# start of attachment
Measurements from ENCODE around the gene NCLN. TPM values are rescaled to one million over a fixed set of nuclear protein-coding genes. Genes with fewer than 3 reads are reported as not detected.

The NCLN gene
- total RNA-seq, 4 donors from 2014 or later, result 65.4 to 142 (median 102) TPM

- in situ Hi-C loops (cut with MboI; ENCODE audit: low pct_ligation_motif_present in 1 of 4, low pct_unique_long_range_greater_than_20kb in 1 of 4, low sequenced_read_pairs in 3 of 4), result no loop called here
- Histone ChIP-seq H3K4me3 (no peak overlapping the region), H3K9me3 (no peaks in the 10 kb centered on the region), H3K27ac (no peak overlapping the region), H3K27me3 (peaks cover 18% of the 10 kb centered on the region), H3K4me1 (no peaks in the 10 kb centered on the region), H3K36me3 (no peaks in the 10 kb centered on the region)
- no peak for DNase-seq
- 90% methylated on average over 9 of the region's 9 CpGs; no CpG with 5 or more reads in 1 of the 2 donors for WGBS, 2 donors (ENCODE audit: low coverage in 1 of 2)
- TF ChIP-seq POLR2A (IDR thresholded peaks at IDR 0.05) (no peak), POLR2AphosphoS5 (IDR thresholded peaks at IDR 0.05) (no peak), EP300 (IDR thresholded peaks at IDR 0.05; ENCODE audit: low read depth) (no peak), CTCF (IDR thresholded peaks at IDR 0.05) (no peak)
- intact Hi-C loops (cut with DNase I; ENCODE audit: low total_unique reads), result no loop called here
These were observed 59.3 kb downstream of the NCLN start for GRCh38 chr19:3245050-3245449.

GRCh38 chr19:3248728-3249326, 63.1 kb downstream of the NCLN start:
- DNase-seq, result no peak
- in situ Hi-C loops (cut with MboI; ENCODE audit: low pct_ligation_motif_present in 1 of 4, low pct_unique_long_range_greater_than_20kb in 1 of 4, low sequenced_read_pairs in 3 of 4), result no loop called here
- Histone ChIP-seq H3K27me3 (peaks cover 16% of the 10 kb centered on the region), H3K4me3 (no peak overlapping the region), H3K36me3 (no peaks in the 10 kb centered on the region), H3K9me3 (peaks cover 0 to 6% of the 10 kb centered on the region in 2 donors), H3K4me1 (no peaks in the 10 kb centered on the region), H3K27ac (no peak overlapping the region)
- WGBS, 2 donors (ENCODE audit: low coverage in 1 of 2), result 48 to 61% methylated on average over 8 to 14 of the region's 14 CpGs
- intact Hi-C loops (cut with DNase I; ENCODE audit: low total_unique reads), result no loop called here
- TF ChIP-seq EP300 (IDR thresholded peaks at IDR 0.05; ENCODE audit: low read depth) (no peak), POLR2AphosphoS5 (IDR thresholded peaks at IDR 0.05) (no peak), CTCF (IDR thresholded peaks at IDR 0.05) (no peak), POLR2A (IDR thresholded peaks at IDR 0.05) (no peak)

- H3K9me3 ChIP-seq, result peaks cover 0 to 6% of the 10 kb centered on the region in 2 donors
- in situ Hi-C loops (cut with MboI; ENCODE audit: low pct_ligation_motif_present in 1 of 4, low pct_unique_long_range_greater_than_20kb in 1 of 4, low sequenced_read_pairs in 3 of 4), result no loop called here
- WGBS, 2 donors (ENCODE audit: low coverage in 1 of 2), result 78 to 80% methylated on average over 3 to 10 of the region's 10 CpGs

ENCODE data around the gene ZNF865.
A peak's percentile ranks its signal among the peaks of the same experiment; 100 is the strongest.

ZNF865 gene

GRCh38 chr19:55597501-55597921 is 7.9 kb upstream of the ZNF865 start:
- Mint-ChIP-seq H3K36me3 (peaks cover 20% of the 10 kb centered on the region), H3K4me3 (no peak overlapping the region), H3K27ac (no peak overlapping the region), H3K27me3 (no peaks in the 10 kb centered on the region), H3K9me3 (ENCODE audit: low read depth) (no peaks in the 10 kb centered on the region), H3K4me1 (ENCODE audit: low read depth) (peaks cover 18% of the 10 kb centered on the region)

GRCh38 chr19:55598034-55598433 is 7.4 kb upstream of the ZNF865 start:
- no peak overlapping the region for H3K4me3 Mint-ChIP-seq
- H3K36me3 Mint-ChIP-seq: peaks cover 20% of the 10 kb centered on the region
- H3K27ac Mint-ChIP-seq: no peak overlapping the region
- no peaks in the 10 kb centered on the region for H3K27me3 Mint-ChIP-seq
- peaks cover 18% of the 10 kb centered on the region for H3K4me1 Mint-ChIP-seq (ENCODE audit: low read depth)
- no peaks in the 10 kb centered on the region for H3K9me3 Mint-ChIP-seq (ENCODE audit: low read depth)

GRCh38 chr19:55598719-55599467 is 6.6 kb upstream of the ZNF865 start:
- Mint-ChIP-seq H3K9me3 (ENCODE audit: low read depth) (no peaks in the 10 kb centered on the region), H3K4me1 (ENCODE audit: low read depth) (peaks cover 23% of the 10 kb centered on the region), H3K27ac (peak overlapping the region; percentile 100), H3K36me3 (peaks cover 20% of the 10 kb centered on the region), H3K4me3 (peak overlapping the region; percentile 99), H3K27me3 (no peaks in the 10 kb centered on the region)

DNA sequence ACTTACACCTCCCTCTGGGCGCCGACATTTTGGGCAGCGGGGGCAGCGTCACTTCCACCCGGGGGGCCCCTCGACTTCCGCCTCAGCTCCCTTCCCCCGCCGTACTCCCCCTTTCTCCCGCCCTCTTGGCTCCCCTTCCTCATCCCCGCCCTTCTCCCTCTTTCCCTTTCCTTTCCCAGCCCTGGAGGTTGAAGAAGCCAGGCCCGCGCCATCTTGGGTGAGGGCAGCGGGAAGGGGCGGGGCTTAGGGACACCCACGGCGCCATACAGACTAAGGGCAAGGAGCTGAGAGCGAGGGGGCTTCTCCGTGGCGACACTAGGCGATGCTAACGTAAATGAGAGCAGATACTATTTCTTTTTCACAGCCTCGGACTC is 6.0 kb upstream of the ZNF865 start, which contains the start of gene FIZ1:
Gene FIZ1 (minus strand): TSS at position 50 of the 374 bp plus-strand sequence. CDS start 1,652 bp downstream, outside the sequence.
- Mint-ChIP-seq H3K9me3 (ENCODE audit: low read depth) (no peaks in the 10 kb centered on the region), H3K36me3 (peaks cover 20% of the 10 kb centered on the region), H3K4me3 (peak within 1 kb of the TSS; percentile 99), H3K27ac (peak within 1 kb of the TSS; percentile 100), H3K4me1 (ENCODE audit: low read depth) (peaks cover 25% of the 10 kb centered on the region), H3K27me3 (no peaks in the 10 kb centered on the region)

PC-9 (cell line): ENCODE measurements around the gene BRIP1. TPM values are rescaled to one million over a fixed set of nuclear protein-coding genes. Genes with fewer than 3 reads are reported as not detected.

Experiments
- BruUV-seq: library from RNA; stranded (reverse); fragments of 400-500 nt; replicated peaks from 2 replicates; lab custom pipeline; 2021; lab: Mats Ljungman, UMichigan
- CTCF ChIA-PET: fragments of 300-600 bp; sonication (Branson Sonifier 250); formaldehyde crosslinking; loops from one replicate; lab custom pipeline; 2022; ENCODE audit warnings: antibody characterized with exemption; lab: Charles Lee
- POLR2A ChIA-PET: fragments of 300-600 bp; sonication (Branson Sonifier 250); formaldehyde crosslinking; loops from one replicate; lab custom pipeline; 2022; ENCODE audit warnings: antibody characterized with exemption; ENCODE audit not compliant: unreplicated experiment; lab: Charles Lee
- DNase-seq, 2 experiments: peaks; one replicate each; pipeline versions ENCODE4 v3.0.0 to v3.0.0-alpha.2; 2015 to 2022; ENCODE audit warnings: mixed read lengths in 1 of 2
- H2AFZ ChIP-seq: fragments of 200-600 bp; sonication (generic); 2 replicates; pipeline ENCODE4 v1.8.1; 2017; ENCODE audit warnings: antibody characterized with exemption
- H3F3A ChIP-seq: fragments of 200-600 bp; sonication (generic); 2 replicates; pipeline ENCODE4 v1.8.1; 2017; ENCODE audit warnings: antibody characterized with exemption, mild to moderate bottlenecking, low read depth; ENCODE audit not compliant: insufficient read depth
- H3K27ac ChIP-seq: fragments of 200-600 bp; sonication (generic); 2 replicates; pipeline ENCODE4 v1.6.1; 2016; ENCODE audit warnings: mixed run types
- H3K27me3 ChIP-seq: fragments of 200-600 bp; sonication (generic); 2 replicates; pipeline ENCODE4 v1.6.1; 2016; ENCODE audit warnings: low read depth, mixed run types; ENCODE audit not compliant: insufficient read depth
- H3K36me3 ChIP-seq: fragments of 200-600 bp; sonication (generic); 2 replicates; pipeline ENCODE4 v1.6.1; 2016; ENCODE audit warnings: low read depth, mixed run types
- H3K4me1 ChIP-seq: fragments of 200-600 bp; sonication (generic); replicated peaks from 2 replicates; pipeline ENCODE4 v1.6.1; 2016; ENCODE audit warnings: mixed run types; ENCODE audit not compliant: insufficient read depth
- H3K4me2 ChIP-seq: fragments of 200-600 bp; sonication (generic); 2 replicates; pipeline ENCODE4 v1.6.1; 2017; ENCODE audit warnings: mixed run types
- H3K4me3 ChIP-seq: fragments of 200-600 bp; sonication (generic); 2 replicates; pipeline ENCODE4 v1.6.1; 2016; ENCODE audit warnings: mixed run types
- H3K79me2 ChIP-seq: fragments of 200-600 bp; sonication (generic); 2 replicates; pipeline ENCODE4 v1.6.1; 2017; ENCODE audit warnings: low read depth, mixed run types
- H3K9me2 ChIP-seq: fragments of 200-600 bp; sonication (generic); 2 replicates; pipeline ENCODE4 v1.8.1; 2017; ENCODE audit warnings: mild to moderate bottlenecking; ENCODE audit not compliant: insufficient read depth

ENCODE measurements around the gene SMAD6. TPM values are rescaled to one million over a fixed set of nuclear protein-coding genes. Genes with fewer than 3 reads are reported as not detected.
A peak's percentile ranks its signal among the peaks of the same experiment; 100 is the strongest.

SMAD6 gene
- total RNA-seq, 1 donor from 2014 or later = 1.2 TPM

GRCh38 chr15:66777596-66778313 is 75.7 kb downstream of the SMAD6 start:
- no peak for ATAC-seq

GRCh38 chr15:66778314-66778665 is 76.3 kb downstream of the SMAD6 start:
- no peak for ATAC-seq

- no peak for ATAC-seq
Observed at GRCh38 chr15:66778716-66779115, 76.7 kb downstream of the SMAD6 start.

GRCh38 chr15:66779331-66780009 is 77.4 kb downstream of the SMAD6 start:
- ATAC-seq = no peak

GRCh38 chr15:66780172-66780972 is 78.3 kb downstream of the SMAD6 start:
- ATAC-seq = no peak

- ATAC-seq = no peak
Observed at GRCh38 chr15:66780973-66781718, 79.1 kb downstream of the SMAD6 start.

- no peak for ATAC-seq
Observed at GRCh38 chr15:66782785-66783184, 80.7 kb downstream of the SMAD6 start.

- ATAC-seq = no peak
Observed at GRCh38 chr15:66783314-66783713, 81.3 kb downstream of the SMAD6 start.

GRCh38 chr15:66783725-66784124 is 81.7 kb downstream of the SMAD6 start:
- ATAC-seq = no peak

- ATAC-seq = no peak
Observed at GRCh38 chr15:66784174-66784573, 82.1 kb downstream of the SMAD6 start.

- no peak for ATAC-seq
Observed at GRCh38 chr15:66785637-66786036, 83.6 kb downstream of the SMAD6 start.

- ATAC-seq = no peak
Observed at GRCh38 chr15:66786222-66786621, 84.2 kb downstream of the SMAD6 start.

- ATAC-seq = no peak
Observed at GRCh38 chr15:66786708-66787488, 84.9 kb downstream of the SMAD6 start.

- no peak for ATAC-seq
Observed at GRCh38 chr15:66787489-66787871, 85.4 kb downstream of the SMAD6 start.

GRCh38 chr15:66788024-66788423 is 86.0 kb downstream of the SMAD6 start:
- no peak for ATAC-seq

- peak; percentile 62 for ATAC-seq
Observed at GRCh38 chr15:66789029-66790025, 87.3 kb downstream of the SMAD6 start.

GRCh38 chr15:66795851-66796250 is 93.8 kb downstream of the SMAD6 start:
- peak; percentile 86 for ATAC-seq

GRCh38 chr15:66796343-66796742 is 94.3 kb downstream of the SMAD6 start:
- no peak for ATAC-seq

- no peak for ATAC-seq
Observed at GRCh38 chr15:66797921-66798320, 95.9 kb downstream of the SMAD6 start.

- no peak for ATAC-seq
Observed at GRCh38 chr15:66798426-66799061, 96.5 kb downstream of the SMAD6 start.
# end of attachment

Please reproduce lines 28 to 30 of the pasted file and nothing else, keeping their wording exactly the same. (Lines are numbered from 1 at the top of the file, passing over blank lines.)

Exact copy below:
- H3K36me3 Mint-ChIP-seq: peaks cover 20% of the 10 kb centered on the region
- H3K27ac Mint-ChIP-seq: no peak overlapping the region
- no peaks in the 10 kb centered on the region for H3K27me3 Mint-ChIP-seq